The European Parliament has granted Europol permission to receive and process datasets from private parties and pursue research projects for better handling of security-related cases. Use of these powers will be overseen by the European Data Protection Supervisor and the Fundamental Rights Officer.
The Dutch Data Protection Authority has imposed penalties of 3.7 million euros ($4 million) and 565,000 euros ($600,000) on the Dutch Tax and Customs Administration and the Ministry of Foreign Affairs, respectively, for violating the General Data Protection Regulation.
On Tuesday, Ireland's Data Protection Commission imposed an $18.6 million penalty on tech firm Meta. That same day, the privacy watchdog was sued by a member of the nonprofit Irish Council for Civil Liberties over its "prolonged inaction" in the Google data breach case.
Privacy regulators in Europe last year imposed known fines totaling more than $1.2 billion under the EU's General Data Protection Regulation, including two record-breaking sanctions, law firm DLA Piper finds. The total value of fines in 2021 was nearly a sevenfold increase from that seen in 2020.
In the U.S., three states now have disparate data privacy laws - and more are coming. Meanwhile, China has enacted a new law that has global enterprises scrambling. How will these and other actions shape privacy discussions in 2022? Noted attorney Lisa Sotto shares insights.
Ireland's privacy law enforcer, the Data Protection Commission, has hit WhatsApp with a 225 million euro ($266 million) fine, finding that it violated the EU's General Data Protection Regulation in part by not telling users how it was sharing their data with parent company Facebook.
The U.K. is preparing to revamp the country's data protection and privacy laws as a way to spur economic growth and innovation in its post-Brexit economy, according to government officials. While some British politicians see opportunity, privacy experts worry about moving away from EU standards.
Phishing, ransomware and unauthorized access remain the leading causes of personal data breaches as well as violations of data protection rules, Britain's privacy watchdog reports. The U.K. government has also been caught out by breaches and leaks involving military secrets and CCTV footage from a government building.
Some 3,813 breaches were reported in the first half of 2019 alone, amounting to the exposure of over 4.1 billion records, a year-on-year increase of 54% and 52% respectively.The rise in data breach volumes is undoubtedly due in part to escalating threat activity.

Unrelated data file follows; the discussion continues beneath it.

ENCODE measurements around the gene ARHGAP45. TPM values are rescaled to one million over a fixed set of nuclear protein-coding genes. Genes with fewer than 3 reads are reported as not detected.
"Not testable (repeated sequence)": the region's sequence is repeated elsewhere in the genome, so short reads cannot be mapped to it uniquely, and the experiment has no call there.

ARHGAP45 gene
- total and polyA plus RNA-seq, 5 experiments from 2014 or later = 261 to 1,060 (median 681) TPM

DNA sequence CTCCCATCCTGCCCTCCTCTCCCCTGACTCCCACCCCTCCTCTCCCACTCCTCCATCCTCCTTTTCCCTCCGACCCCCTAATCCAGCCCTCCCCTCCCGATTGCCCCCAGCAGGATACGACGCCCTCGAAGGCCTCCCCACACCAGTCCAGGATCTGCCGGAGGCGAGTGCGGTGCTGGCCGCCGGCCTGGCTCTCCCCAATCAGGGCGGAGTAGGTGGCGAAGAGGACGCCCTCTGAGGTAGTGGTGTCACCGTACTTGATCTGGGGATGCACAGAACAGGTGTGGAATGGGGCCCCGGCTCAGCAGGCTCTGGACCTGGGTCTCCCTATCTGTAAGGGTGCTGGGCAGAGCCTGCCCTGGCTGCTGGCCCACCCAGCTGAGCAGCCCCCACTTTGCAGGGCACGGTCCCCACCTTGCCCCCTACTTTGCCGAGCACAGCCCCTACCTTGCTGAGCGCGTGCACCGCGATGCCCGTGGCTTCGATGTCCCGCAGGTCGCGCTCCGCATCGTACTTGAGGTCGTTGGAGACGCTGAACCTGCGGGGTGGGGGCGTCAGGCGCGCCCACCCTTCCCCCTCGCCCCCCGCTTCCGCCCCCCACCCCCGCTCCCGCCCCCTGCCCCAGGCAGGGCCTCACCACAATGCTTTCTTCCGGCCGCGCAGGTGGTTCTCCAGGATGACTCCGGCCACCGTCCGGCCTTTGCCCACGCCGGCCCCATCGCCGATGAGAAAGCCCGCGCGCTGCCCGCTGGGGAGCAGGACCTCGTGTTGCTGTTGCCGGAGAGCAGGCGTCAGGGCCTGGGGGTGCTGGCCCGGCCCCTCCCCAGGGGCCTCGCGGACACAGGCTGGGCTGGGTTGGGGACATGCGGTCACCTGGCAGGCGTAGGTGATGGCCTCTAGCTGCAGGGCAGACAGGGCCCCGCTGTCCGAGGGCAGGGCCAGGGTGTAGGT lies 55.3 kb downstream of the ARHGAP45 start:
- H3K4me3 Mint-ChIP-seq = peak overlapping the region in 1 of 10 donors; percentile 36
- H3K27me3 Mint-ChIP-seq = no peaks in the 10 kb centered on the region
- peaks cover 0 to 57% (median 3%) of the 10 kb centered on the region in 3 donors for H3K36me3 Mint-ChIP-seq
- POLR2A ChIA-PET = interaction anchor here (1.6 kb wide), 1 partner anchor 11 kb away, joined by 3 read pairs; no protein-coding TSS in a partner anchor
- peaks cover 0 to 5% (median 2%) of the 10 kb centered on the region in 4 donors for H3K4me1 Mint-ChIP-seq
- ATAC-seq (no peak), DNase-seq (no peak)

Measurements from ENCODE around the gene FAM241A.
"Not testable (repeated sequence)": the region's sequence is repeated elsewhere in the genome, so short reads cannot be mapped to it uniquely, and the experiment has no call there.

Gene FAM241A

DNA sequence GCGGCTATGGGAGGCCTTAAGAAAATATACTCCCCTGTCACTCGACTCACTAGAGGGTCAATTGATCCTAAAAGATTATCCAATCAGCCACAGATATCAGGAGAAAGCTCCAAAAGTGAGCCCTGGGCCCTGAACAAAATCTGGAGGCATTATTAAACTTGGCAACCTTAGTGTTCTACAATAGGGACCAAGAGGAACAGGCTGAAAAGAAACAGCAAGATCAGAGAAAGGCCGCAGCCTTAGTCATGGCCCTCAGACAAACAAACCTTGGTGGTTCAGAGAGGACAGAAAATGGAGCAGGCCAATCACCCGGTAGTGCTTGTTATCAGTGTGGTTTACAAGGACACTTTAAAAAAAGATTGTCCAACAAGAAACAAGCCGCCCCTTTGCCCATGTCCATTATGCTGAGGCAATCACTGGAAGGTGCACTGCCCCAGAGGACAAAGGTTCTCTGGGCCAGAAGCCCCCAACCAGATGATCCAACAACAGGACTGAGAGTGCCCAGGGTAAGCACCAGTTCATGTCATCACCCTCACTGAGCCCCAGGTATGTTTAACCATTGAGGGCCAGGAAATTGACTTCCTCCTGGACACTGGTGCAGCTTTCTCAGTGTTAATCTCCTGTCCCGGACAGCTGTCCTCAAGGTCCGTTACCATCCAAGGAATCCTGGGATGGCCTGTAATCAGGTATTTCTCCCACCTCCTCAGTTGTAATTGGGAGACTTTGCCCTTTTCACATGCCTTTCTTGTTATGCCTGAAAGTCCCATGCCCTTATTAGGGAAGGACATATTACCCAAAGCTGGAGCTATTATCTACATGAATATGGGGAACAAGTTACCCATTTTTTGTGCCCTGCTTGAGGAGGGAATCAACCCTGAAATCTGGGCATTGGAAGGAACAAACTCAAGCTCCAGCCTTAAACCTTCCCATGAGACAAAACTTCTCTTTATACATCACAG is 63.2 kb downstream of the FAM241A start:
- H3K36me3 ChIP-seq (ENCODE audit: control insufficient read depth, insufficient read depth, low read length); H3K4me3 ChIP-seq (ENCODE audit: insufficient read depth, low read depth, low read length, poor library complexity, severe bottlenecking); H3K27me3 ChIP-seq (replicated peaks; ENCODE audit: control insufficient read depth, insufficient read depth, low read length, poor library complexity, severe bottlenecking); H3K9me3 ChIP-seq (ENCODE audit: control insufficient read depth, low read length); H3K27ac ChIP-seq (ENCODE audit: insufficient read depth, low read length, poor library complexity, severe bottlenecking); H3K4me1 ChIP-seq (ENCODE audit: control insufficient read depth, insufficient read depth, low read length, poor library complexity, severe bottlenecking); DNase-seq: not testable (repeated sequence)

The challenge for organizations is in securing data...
Italy's privacy regulator has slammed two of the country's biggest online food delivery firms - Deliveroo and Foodinho - with multimillion euro fines for using algorithms that discriminated against some workers. Legal experts say it's a reminder that such algorithms must be demonstrably transparent and fair.
Amazon reports that it's been fined 746 million euros ($885 million) under the European Union's General Data Protection Regulation for violating privacy rights in its advertising program. The company says it plans to appeal.
Where were you on May 25, 2018? That was the day the EU's General Data Protection Regulation went into full effect. Three years later, some legal and privacy experts say that while the global privacy discussion and expectations have evolved, GDPR still has some growing up to do.
Criminals love to amass and sell vast quantities of user data, but not all data leaks necessarily pose a risk to users. Even so, the ease with which would-be attackers can amass user data is a reminder to organizations to lock down inappropriate access as much as possible.
How much does it cost to recover from a ransomware attack? For the Scottish Environment Protection Agency, which was hit by the Conti ransomware-wielding gang on Christmas Eve, reported cleanup costs have reached $1.1 million. SEPA is still restoring systems and has refused to pay any ransom.
The 475,000 euro fine levied against Booking.com by Dutch privacy authorities should serve as a "wake-up call" for other companies when it comes to GDPR, some experts say. The company waited more than 20 days to report the breach to officials instead of the 72-hour window required under Europe's privacy law.